sat 19/01/2019

Classical Reviews

Murrihy, Britten Sinfonia, Elder, Barbican review – a country feast

Boyd Tonkin

As the January chill began to bite around the Barbican, Sir Mark Elder and the Britten Sinfonia summoned memories of spring and summer – but of sunny seasons overshadowed by the electric crackle of storms. On the face of it, they offered us a pleasing, even serene, pastoral spread to mitigate the chill outside.

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Winterreise, Gerhaher, Huber, Wigmore Hall review - wintry beauty

Boyd Tonkin

As Wigmore Hall audiences really ought to know, silence can be golden. Especially at the close of Schubert’s Winterreise, as the uncanny drone-like fifths of the hurdy-gurdy in “Der Leiermann” fade away into – well, whatever state of mind the singer and pianist have together managed to communicate over the preceding 24 songs. So much remains ambiguous – and open to plausible re-interpretation – in this cycle that the traditional pause for reflection as it ends makes good sense.

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LSO, Rattle, Barbican review - Bartók dances, Bruckner sings

Gavin Dixon

Bartók’s Music for Strings, Percussion and Celesta and Bruckner’s Sixth Symphony: few other conductors could get away with programming two such monolithic works, but Simon Rattle has a lightness of touch that can leaven even...

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Fibonacci Sequence, Conway Hall review - characterful chamber music for winds

Bernard Hughes

Most classical concert reviews focus on prominent orchestras and opera companies at major venues. But beyond the likes of the Barbican and the Royal Opera House, there are whole strata of musical life where smaller scale ensembles and amateur choirs provide a vital live music experience in less exalted venues.

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Mutter, Vengerov, Argerich, Oxford Philharmonic, Papadopoulos, Barbican review - a birthday banquet

Boyd Tonkin

When three of the planet’s starriest soloists take the time to celebrate the anniversary of a young, non-metropolitan orchestra, it may seem perverse to leave the hall entranced most by the one work in which the illustrious trio played no part.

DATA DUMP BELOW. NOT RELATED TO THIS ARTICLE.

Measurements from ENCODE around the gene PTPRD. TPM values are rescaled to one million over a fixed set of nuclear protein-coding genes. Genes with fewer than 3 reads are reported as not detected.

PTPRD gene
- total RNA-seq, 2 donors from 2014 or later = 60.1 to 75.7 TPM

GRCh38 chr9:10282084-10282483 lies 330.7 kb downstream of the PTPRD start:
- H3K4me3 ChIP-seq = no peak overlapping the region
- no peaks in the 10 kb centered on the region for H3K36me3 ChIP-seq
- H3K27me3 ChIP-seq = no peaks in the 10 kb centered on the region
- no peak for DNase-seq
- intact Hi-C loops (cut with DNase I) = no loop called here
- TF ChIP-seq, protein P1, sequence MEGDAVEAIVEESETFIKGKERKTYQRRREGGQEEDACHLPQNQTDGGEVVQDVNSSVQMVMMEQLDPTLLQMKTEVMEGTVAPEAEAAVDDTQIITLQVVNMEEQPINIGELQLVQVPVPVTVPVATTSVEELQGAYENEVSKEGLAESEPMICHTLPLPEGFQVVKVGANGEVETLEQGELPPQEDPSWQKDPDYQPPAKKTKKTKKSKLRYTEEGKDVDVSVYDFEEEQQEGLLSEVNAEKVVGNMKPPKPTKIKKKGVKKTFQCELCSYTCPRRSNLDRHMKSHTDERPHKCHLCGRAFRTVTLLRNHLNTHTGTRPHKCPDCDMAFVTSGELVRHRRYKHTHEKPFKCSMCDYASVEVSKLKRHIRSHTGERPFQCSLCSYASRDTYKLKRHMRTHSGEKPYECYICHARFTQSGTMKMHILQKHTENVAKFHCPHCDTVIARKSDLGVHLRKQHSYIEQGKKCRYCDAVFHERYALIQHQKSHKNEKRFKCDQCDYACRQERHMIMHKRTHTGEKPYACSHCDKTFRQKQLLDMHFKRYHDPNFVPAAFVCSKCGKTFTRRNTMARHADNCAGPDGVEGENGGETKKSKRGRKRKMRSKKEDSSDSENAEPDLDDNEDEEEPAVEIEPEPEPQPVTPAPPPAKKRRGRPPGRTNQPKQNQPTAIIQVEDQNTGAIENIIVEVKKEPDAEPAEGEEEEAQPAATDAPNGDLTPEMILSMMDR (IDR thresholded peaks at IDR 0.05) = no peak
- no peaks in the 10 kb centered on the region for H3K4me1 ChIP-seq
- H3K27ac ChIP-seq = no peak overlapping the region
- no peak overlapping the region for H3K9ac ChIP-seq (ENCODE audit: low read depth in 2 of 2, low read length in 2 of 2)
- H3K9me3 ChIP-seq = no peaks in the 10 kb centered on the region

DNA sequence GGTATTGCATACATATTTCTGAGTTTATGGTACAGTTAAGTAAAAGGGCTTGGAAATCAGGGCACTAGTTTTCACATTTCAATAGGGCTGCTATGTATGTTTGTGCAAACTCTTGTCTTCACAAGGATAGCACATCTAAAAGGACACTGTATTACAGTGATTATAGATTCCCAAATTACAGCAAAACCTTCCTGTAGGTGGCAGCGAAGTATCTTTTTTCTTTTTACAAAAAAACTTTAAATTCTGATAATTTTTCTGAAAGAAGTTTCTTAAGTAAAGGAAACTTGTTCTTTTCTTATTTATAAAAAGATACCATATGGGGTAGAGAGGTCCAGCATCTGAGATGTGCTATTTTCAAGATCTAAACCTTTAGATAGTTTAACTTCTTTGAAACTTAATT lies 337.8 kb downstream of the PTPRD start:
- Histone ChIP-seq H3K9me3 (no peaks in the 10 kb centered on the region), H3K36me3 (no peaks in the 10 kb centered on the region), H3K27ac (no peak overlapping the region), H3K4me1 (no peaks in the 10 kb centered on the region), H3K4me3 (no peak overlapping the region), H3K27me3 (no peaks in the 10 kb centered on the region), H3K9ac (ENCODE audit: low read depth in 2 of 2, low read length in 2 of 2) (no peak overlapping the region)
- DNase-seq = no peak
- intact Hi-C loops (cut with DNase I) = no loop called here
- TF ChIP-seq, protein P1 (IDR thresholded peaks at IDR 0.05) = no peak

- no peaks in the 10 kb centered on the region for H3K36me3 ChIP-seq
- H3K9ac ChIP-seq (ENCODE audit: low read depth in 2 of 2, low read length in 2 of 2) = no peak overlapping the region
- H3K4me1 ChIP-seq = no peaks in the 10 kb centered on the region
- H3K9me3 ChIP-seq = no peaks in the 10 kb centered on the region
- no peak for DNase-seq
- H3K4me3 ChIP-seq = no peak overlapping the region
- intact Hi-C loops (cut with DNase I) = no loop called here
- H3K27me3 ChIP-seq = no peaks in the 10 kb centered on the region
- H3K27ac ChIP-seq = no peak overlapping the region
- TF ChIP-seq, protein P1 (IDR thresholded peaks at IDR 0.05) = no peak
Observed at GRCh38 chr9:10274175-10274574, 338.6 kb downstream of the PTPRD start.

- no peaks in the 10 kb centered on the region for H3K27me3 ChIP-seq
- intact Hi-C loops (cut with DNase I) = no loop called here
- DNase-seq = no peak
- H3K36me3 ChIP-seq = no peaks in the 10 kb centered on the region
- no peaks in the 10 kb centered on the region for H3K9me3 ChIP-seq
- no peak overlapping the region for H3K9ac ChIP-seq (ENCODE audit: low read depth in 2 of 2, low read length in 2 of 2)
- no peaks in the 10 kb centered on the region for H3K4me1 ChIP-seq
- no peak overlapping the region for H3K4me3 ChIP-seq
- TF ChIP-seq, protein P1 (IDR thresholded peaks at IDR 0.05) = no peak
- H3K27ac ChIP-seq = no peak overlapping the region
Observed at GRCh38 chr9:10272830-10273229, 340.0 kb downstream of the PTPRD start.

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Hannigan, LSO, Rattle, Barbican review - the sublime and the beautiful

Boyd Tonkin

With the London Symphony Orchestra often playing like some commanding and relentless force of nature, Sir Simon Rattle steered two mighty avalanches of Nordic sound into a concert of granitic authority last night.

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Ed Vulliamy: When Words Fail review - the band plays on

David Nice

If you're seeking ideas for new playlists and diverse suggestions for reading - and when better to look than at this time of year? - then beware: you may be overwhelmed by the infectious enthusiasms of Ed Vulliamy, hyper-journalist, witness-bearer, true Mensch and member of the first band to spit in public (as far as he can tell).

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Alice Coote, Christian Blackshaw, Wigmore Hall review – deep feeling and high drama

Boyd Tonkin

In the recital world, so it sometimes seems, no good deed ever goes unpunished. Like Ian Bostridge (another singer who tries to reinvigorate an often rigid format), Alice Coote often has to fend off brickbats whenever she inject the drama of new ideas into the hallowed rituals of the concert hall.

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L'enfance du Christ, BBCSO, Gardner, Barbican review - Berlioz's kindest wonder

David Nice

Like the fountains that sprang up in the desert during the Holy Family's flight into Egypt - according to a charming episode in the Gospel of Pseudo-Matthew - Berlioz's new-found creativity in the 1850s flowed from a couple of bars of organ music he inscribed in a friend's visitors book.

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Mahan Esfahani / Richard Goode, Wigmore Hall review - clarity and contrast from two keyboard masters

Sebastian Scotney

Two successive nights, two contrasted solo keyboard recitals at the Wigmore Hall: not great for the knees but marvellous for the soul.

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